25. Unlike the Mayor, London Councils does not believe that borough performance justifies the creation of a single waste authority in London. It also considers that it would be unhelpful to reorganise London's sixteen waste disposal authorities into a single waste authority by amending the Greater London Authority Bill currently before the House of Commons.


26. London has a mixed record on recycling, but it is unrealistic to compare London, an almost wholly urban region, with other English regions. The facts on London's record on recycling, disposal of waste and litter are attached at Annex A (Waste in London - the facts) of this memorandum, with accompanying graphs at Annex B.


27. London Councils believes that borough led waste disposal authorities are best placed to be flexible and deliver appropriate local solutions. The Government clearly agrees. When it announced its proposals for new powers for the Mayor in July 2006 it decided against a single waste authority. That is why the Greater London Authority Bill does not legislate for a single waste authority, and London Councils continues to support this position unanimously.


28. London Councils believes the following:


a) The GLA Bill should not be amended to create a single waste disposal authority headed up by the Mayor, particularly since this was rejected by the Government when it announced its proposals for new powers for the Mayor in July 2006. Boroughs' performance is comparable with equivalent urban areas of England and boroughs are not "failing". There is no justification for saying that the Mayor needs to take over the waste disposal function in London.


b) The Government's proposed London Waste and Recycling Forum should be set up as soon as possible, and be a partnership between the boroughs and the Mayor, with at least 50 per cent borough membership.


c) If the Government considers that boroughs should act in general conformity with the Mayor's waste strategy then the Mayor's waste strategy should be in general conformity with national waste policies and strategies.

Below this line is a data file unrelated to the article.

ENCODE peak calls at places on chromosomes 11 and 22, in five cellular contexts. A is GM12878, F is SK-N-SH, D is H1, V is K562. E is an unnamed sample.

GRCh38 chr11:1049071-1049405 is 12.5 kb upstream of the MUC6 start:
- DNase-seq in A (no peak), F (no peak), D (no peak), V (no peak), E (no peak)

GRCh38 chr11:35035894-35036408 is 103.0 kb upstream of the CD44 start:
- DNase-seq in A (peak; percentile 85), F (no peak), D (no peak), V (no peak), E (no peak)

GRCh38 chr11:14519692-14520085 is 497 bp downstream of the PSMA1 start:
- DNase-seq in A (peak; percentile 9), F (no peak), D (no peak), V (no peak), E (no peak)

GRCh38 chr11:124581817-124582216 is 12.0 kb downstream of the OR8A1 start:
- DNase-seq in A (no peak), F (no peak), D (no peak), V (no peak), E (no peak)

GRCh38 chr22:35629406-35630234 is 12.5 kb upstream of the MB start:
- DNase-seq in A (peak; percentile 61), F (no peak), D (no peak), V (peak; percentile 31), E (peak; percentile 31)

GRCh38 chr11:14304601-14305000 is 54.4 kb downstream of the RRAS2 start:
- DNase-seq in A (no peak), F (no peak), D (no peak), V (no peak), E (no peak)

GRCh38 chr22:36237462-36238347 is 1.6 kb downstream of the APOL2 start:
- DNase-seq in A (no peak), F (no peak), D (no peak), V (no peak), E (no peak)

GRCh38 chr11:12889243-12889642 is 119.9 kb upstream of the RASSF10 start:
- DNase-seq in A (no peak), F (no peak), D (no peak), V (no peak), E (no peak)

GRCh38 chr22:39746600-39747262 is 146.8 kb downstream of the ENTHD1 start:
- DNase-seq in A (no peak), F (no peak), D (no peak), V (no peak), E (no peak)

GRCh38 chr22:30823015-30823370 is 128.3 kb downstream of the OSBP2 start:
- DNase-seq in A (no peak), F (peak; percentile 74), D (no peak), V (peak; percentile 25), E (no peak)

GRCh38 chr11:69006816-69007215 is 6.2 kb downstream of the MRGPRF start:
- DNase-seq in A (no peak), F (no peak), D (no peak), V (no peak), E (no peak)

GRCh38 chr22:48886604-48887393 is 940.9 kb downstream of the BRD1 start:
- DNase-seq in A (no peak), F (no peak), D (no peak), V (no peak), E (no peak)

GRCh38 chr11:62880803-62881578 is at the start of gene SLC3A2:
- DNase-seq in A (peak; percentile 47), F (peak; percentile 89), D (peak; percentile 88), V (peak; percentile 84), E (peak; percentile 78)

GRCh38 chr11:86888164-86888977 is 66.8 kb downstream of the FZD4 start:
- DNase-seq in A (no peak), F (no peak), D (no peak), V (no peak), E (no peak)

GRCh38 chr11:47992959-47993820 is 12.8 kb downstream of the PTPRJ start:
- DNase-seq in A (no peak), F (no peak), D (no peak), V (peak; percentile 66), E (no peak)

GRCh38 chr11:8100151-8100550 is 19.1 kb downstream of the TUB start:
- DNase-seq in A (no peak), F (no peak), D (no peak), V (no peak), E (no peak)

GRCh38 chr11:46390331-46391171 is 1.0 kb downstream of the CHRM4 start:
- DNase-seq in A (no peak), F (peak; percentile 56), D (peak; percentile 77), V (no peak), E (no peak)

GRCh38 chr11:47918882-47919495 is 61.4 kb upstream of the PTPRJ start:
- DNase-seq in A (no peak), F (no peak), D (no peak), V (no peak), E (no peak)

d) The power in clause 36 for the Secretary of State to issue guidance in relation to "general conformity" and "imposing excessive additional costs" appears an unnecessary elaboration.


e) Under Clause 36, the Mayor should not impose additional cost burdens if he believes a borough does not meet his criteria.


f) The Mayor should take into account how a borough is providing for the treatment of London's waste before he can determine a waste related planning application.


g) Any changes to the Mayor's waste planning powers must take into account borough planning performance in relation to London Plan objectives. In addition, any new powers will need to be applied in accordance with the London Plan and cannot be used to go outside the policy framework set by the London Plan.


h) Clause 37 which doubles the notification period for certain waste contracts from 56 days to 108 days is excessive and unnecessary and there is no evidence that the Mayor actually needs to be informed of all these contracts.


Annex A: Waste in London - the facts



1. London recycling performance


It is unrealistic to compare London, an almost wholly urban region, with other English regions.


The top performing London boroughs such as Bexley, Sutton and Richmond are amongst the best in the country. Nine London boroughs (but only one metropolitan borough) are in the top half of national recycling performance.


Some inner-London boroughs do perform relatively below standard but not when compared with equivalent authorities in other parts of England. Comparing government statistics for London and metropolitan areas, nine of the top ten performing authorities were London boroughs in 2005/06, the latest year for which audited figures are available. Places like Liverpool, Wirral, Knowsley and Rochdale have poorer recycling rates than almost any of the London boroughs (See Annex B, Chart 1). If the same comparison is made for weight of recyclables collected per head of population, seven of the top ten performing authorities were London boroughs in 2005/06.


Looking at just "dry" recyclables (that is taking out garden and food waste) nine of the top ten performing authorities were London boroughs in 2005/06 (See Annex B, Chart 2). If this comparison is made against weight of dry recyclable collected per head of population, eight of the top ten performing authorities were London boroughs in 2005/06